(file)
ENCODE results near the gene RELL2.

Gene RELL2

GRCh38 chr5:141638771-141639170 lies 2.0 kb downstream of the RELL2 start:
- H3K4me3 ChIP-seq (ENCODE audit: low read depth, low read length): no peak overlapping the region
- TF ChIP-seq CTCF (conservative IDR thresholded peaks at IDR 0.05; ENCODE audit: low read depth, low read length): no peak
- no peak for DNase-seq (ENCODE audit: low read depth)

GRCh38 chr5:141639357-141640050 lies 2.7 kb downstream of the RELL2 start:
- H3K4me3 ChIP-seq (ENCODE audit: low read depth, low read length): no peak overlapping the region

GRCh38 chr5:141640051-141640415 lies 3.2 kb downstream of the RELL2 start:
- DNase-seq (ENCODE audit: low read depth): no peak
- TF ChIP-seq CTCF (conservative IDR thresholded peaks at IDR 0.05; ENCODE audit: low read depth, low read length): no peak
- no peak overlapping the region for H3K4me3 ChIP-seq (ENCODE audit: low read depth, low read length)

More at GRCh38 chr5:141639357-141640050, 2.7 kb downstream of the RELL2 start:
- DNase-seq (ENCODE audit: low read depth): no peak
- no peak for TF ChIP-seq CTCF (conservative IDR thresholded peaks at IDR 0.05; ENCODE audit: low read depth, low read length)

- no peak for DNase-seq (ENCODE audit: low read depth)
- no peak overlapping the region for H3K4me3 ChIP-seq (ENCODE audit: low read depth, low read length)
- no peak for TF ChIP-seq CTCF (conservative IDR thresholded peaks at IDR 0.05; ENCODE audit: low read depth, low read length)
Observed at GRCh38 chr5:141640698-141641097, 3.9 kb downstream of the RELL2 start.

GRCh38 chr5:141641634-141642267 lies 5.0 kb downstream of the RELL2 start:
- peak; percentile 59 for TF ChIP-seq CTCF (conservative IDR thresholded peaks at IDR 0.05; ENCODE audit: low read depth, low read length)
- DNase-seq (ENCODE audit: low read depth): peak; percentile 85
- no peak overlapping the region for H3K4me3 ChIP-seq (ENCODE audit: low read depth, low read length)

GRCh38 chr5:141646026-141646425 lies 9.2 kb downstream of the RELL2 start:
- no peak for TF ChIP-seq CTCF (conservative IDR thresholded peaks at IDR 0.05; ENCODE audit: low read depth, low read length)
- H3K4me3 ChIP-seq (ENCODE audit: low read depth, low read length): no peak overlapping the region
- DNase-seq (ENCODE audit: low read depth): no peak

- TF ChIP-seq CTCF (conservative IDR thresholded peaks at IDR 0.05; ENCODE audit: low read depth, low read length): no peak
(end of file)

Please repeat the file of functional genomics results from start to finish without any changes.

ENCODE results near the gene RELL2.

Gene RELL2

GRCh38 chr5:141638771-141639170 lies 2.0 kb downstream of the RELL2 start:
- H3K4me3 ChIP-seq (ENCODE audit: low read depth, low read length): no peak overlapping the region
- TF ChIP-seq CTCF (conservative IDR thresholded peaks at IDR 0.05; ENCODE audit: low read depth, low read length): no peak
- no peak for DNase-seq (ENCODE audit: low read depth)

GRCh38 chr5:141639357-141640050 lies 2.7 kb downstream of the RELL2 start:
- H3K4me3 ChIP-seq (ENCODE audit: low read depth, low read length): no peak overlapping the region

GRCh38 chr5:141640051-141640415 lies 3.2 kb downstream of the RELL2 start:
- DNase-seq (ENCODE audit: low read depth): no peak
- TF ChIP-seq CTCF (conservative IDR thresholded peaks at IDR 0.05; ENCODE audit: low read depth, low read length): no peak
- no peak overlapping the region for H3K4me3 ChIP-seq (ENCODE audit: low read depth, low read length)

More at GRCh38 chr5:141639357-141640050, 2.7 kb downstream of the RELL2 start:
- DNase-seq (ENCODE audit: low read depth): no peak
- no peak for TF ChIP-seq CTCF (conservative IDR thresholded peaks at IDR 0.05; ENCODE audit: low read depth, low read length)

- no peak for DNase-seq (ENCODE audit: low read depth)
- no peak overlapping the region for H3K4me3 ChIP-seq (ENCODE audit: low read depth, low read length)
- no peak for TF ChIP-seq CTCF (conservative IDR thresholded peaks at IDR 0.05; ENCODE audit: low read depth, low read length)
Observed at GRCh38 chr5:141640698-141641097, 3.9 kb downstream of the RELL2 start.

GRCh38 chr5:141641634-141642267 lies 5.0 kb downstream of the RELL2 start:
- peak; percentile 59 for TF ChIP-seq CTCF (conservative IDR thresholded peaks at IDR 0.05; ENCODE audit: low read depth, low read length)
- DNase-seq (ENCODE audit: low read depth): peak; percentile 85
- no peak overlapping the region for H3K4me3 ChIP-seq (ENCODE audit: low read depth, low read length)

GRCh38 chr5:141646026-141646425 lies 9.2 kb downstream of the RELL2 start:
- no peak for TF ChIP-seq CTCF (conservative IDR thresholded peaks at IDR 0.05; ENCODE audit: low read depth, low read length)
- H3K4me3 ChIP-seq (ENCODE audit: low read depth, low read length): no peak overlapping the region
- DNase-seq (ENCODE audit: low read depth): no peak

- TF ChIP-seq CTCF (conservative IDR thresholded peaks at IDR 0.05; ENCODE audit: low read depth, low read length): no peak